For many startups, the next 12 months will be challenging. Default Investable or Default Alive. Know which path you are on.
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A few weeks ago, Tom Loverro of the venture fund IVP tweeted that we are on the verge of a mass extinction event for startups.
Carta shared data showing that it’s taking longer for startups to raise their next round of funding.
For many startups, the next 12 months will continue to be fraught with peril. Venture funds will continue focusing on their highest potential startups, leaving much of their portfolio to fend for themselves.
Now is an excellent time to revisit the concepts of Default Investable and Default Alive.
Your first goal is to remain Default Investable
Default Investable means maintaining sufficient revenue growth and progress on key metrics to keep the promise of venture-scale returns alive for future investors. You need to balance the goal of remaining Default Investable while extending your runway to give you more time to raise your next round of funding. It’s a tricky balance. Spending too aggressively on customer acquisition to drive sales growth accelerates your cash burn. Pull back too far, and your growth rates will drop you out of the Default Investable zone.
Navigating this path requires a relentless focus on your monthly burn rate, your unit economics and a willingness to shut down unproductive initiatives to focus all of your resources on your highest potential work.
Even as you do this, keep an eye on investor sentiment in your space, trends on valuation multiples and M&A activity. Remember that external events can move the goalposts despite your best efforts, particularly in the current funding environment.
Determine if Default Alive is an option
As your runway slips below 12 months, you need to determine whether you have a path to Default Alive and at what point you might need to shift your stance from Default Investable.
Default Alive means that you have a foundation of product-market fit that will sustain positive cash flow and profitability, allowing you to keep the business alive even if you can’t raise additional venture capital.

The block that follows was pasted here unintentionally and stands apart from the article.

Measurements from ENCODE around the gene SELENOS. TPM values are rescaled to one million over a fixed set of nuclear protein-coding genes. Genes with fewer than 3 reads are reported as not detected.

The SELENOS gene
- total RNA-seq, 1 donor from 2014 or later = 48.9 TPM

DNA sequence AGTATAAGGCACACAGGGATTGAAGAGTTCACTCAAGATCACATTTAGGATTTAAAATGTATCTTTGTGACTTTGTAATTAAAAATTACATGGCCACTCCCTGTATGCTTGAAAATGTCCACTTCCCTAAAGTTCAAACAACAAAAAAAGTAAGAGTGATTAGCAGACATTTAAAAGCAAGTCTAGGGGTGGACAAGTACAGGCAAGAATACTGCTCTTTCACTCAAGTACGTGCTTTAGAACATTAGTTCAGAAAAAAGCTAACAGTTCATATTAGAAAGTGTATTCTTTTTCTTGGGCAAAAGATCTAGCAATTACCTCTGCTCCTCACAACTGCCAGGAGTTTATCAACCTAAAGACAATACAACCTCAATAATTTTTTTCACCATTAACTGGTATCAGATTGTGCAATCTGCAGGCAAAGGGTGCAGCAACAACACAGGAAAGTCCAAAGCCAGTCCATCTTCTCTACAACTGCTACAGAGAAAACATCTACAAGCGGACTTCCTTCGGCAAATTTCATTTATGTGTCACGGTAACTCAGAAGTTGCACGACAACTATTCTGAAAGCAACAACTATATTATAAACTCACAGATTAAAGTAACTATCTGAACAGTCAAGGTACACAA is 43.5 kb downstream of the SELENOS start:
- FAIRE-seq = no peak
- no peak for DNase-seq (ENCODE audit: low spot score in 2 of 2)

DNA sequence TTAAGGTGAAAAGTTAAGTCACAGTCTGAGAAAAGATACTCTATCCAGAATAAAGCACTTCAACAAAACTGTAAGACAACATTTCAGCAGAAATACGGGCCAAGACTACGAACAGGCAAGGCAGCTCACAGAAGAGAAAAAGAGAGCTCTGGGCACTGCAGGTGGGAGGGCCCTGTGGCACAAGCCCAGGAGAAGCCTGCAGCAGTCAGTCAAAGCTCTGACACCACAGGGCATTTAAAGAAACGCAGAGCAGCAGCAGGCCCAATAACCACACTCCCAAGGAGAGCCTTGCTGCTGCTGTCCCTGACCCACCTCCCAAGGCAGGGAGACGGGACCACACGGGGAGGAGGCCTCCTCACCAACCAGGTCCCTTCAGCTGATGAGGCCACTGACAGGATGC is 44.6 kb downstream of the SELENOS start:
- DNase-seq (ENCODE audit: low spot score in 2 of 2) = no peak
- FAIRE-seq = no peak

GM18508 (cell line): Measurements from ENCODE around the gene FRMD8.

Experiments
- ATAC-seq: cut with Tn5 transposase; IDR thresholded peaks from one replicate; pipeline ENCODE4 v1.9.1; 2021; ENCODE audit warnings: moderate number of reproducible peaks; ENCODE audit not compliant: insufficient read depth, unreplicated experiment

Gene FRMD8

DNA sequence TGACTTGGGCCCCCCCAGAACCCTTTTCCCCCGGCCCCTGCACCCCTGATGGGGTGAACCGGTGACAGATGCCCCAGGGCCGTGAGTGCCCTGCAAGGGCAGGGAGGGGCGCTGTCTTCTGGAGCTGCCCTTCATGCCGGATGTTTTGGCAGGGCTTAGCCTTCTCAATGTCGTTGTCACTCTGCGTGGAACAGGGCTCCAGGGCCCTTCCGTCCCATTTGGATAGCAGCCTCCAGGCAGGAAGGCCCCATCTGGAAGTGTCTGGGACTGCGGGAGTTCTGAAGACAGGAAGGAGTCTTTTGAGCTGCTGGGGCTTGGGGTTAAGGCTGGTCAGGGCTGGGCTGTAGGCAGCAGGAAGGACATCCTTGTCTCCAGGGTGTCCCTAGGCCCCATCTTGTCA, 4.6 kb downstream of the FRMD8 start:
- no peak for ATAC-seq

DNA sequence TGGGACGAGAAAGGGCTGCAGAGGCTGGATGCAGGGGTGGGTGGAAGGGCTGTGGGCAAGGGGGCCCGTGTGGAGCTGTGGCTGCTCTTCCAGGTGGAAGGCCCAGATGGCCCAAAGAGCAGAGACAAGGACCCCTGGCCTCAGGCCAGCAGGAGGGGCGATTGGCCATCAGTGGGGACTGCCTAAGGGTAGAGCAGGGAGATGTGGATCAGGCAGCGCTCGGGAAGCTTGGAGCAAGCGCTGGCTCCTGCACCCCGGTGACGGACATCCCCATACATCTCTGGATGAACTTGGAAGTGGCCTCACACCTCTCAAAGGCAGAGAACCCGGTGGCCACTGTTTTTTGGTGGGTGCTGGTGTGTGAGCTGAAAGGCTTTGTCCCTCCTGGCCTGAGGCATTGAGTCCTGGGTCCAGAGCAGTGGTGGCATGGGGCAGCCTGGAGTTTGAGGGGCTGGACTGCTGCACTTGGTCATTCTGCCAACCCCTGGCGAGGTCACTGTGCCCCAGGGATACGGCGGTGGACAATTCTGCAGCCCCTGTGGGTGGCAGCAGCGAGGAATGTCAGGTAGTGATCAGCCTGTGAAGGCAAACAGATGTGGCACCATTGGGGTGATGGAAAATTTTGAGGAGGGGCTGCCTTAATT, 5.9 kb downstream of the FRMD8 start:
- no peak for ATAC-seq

Keep three things in mind as you pursue the Default Alive path.
1. Default Alive is not an option for every startup
If you don’t have product-market fit at a sufficient scale, there is no path to enough positive cash flow and profitability to stay alive.
2. You will leave Default Investable behind
As you slow your growth to reach Default Alive, you increase the likelihood that your startup is no longer Default Investable. Consecutive quarters of low growth won’t convince many investors that you can accelerate growth in the future. Once you’re off the venture track, getting back on is extremely difficult.
3. You might be running a small business
You envisioned $100 million run rates and billion-dollar valuations when you first launched your startup and raised that seed round of funding. But your island of profitable, cash-flow-positive product-market fit is much smaller. Do you want to run that company? Are you passionate about the mission and enjoying the journey enough for that ride to be attractive? Are you ready for a slower growth future, with a much greater emphasis on operational excellence and incremental margin improvements?
For some founders, the answer is no. That’s ok. It’s better to be honest about that and make your decisions accordingly.
Default Investable or Default Alive. Know which path you are on, and make decisions accordingly. If your startup has yet to reach escape velocity, with your next round of funding or an exit strategy assured, stay disciplined. Keep one eye on the metrics that matter and the other on the macro factors impacting your target investors. Stay in control of your destiny.